The backstory on these famous Peabody ducks is that in 1933, the hotel’s owner had live ducks as decoys for duck hunting.  As a joke to the staff and guests, he decided to put them in the lobby fountain.  Well, it was a huge hit, so they have been at the hotel ever since.  (Of course, not those very same ducks; they don’t live that long!)  The ducks live up on the hotel’s roof and are escorted down to the lobby by elevator, led by their master, dressed in top hat and tails.  He makes a big to-do about it that draws crowds of people each day to watch the ceremony of ducks waddling down the red carpet, across the little bridge, and into the fountain!

P1140856

P1140837

P1140820.JPG

P1140817.JPG

P1140812.JPG

W.C. Handy

P1140853

P1140839

Our next stop was the Rock ‘N’ Soul Museum, an included attraction with our cruise that was especially fabulous.  The introductory film we saw before continuing into the museum was well worth the visit alone.  The exhibits, though, were very well done, and we could have spent all day just listening to all of the great music they had available throughout the museum!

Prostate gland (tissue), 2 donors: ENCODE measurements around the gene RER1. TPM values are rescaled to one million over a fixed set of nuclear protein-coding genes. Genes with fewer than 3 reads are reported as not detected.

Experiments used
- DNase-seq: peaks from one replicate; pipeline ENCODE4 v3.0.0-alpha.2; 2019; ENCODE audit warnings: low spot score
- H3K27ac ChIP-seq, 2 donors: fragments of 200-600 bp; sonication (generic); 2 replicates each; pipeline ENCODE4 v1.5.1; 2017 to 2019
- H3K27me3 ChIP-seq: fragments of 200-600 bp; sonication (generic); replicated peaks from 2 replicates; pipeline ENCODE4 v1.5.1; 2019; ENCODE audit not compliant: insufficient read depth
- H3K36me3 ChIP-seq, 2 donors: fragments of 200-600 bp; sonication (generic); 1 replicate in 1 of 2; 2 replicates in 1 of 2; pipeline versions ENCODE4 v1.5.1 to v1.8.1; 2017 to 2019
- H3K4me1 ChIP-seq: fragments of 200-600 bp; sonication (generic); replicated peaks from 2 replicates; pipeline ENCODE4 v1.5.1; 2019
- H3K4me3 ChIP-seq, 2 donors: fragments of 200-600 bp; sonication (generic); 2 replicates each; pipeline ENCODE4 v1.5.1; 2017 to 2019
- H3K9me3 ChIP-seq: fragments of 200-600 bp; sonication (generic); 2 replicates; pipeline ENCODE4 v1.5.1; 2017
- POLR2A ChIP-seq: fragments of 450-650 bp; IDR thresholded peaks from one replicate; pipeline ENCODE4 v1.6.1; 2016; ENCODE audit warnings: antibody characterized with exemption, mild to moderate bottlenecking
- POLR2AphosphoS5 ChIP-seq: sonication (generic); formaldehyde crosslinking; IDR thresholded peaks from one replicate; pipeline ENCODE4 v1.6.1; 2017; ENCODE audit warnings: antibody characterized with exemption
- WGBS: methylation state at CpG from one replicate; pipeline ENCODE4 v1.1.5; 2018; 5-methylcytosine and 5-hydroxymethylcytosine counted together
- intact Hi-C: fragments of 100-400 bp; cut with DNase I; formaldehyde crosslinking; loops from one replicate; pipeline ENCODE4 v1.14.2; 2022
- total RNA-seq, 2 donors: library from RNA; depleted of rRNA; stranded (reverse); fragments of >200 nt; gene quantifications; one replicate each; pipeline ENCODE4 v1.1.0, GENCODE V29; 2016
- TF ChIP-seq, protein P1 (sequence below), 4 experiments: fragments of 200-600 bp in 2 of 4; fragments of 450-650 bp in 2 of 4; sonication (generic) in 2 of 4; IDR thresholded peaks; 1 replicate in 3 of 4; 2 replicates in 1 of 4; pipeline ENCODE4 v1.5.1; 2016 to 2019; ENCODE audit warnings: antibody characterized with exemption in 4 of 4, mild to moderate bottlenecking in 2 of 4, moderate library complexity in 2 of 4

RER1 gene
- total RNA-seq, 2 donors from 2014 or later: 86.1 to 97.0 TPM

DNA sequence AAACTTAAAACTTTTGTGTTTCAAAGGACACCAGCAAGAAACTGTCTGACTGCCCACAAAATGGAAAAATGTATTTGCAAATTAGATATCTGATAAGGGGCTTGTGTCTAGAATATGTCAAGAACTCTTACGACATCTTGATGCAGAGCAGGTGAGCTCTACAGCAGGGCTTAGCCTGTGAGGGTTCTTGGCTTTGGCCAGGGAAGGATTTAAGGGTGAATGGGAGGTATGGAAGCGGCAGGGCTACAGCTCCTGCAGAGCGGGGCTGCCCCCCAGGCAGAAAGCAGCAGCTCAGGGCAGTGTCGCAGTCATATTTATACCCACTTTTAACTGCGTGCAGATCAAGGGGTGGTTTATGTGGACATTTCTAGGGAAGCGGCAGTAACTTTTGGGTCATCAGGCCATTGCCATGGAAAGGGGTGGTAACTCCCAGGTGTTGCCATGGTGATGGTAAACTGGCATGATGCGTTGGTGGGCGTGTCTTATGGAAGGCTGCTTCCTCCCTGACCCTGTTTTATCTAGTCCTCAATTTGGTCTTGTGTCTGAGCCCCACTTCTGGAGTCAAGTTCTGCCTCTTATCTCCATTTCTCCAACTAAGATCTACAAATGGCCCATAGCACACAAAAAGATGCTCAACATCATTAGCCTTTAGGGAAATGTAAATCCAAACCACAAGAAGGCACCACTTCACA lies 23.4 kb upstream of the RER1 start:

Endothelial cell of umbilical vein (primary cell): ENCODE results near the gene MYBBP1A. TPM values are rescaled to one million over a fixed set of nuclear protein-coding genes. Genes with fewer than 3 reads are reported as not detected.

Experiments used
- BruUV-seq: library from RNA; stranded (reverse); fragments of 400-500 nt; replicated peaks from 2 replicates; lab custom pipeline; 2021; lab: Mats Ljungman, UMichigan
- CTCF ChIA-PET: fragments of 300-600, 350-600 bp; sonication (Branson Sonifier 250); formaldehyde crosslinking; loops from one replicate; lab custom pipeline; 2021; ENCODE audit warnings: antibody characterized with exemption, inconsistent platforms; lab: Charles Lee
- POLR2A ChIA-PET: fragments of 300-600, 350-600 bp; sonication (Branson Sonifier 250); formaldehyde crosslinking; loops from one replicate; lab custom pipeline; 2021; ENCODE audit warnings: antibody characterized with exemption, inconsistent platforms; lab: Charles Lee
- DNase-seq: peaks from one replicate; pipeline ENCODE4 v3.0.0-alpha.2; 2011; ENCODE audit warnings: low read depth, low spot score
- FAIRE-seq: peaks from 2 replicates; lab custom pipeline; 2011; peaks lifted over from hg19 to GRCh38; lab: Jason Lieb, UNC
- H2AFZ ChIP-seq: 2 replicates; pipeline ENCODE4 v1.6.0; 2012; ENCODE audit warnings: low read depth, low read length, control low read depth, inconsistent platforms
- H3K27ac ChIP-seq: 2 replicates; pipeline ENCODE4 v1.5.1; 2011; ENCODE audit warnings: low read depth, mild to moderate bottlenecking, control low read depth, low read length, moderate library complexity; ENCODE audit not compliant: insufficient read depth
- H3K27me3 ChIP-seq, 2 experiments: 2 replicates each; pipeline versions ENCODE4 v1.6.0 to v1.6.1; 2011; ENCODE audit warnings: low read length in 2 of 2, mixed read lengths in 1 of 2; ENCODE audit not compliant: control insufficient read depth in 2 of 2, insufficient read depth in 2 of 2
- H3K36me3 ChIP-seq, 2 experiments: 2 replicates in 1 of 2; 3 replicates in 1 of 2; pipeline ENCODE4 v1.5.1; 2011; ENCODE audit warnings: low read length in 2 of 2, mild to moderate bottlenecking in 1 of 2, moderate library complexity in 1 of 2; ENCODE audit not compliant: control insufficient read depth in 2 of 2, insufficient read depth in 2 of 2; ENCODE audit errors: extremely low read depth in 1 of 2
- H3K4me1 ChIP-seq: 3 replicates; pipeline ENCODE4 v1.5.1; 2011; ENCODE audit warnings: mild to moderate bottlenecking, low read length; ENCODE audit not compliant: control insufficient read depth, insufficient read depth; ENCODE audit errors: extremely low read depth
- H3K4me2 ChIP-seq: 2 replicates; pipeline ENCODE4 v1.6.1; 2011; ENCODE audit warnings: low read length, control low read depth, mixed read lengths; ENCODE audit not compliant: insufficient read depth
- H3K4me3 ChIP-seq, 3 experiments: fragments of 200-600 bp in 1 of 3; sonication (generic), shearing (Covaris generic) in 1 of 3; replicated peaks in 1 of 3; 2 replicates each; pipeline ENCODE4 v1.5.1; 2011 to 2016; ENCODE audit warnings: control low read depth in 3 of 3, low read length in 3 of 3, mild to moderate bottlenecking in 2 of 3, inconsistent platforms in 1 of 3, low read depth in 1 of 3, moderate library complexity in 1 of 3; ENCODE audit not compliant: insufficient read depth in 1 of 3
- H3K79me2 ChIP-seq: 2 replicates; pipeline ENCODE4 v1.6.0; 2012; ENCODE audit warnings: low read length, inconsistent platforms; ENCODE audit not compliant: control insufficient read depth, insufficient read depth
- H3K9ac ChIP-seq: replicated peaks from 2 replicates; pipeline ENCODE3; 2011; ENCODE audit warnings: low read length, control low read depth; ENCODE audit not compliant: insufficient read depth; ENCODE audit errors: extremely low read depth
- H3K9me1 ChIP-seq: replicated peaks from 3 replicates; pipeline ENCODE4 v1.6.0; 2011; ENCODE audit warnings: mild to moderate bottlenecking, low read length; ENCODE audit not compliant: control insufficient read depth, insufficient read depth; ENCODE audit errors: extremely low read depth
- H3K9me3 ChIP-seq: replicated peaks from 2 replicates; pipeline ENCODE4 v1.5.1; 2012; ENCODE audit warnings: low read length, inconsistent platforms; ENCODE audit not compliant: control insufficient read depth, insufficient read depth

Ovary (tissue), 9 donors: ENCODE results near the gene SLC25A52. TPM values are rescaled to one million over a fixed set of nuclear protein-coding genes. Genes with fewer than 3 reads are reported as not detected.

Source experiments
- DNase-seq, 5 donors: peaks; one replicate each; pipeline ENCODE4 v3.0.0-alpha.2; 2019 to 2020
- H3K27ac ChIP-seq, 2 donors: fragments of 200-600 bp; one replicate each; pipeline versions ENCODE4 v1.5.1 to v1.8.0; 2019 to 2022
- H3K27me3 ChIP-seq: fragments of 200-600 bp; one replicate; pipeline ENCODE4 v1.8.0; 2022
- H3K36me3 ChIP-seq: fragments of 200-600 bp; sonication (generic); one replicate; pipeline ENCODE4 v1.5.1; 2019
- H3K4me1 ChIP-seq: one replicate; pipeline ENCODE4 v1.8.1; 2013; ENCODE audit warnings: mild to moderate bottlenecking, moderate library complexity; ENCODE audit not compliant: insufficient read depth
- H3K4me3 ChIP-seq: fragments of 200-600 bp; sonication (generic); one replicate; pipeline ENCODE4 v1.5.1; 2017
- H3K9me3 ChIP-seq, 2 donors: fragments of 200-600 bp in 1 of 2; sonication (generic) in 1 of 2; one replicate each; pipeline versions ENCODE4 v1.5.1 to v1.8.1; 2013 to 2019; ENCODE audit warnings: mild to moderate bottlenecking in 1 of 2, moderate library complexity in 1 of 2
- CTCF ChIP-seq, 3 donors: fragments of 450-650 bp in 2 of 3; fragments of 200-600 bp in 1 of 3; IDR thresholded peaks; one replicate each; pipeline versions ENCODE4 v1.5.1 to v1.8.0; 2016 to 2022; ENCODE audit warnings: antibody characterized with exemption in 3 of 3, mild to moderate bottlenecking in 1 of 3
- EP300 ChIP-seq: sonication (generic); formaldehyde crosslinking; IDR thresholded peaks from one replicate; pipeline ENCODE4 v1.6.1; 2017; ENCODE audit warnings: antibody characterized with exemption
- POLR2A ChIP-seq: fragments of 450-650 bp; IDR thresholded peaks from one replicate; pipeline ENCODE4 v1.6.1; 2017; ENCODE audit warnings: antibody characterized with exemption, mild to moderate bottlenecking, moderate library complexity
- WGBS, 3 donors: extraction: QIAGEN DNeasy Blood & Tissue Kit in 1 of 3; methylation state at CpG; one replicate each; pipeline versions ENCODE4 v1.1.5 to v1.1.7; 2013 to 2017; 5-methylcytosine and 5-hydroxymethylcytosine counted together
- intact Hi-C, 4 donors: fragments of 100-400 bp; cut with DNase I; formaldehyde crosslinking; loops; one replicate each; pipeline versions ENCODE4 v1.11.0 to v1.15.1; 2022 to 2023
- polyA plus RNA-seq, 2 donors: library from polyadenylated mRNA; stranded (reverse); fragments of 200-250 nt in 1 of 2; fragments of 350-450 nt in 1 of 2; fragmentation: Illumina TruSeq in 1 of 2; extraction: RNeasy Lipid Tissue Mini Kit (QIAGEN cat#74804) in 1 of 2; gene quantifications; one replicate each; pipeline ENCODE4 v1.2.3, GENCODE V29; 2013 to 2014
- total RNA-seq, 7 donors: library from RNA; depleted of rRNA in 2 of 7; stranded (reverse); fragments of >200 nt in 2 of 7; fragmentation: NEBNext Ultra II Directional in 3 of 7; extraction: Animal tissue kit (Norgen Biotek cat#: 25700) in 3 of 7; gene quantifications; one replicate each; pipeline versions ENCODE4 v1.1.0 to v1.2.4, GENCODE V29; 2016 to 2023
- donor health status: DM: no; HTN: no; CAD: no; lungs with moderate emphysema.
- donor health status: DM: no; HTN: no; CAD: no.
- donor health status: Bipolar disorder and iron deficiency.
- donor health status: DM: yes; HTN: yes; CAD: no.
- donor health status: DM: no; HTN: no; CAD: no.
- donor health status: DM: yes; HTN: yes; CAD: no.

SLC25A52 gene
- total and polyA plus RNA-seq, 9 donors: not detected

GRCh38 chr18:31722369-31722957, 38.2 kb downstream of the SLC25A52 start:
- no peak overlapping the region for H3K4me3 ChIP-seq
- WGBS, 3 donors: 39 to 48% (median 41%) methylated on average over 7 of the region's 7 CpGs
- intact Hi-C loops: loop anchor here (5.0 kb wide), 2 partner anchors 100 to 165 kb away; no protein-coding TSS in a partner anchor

P1140851.JPG

P1140849.JPG

Blues City Café was where my mom and I had gone for lunch back in 2013, and I had a hankering for another plate of their tasty tamales.  I thought Bruce would enjoy them, too, so we stopped in for a quick lunch.  Yum!

P1140841.JPG

Next, we visited the Memphis Music Hall of Fame, located just across the street from the café.  Although smaller in size and not as fabulous as the Rock ‘N’ Soul Museum, we still enjoyed the exhibits.

P1140840.JPG

CarlPerkinsGuitar.JPG

Carl Perkin’s guitar

When it started to pour down rain later in the afternoon, we decided to board American Queen’s hop on-hop off bus, and enjoy Memphis in dry comfort. One of the bus stops was at Sun Studio; however, we didn’t have enough time to take the tour.  No worries; we’ll see it in January, when we return to Memphis for our American Duchess cruise.

The final stop for the bus was Bass Pro Shops, and we figured we had enough time to take a quick run around the huge store before the next—and last—bus arrived to take us back to the ship before departure.

P1140886.JPG

P1140894.JPG

This boat was for sale, as were all the others floating in their ponds.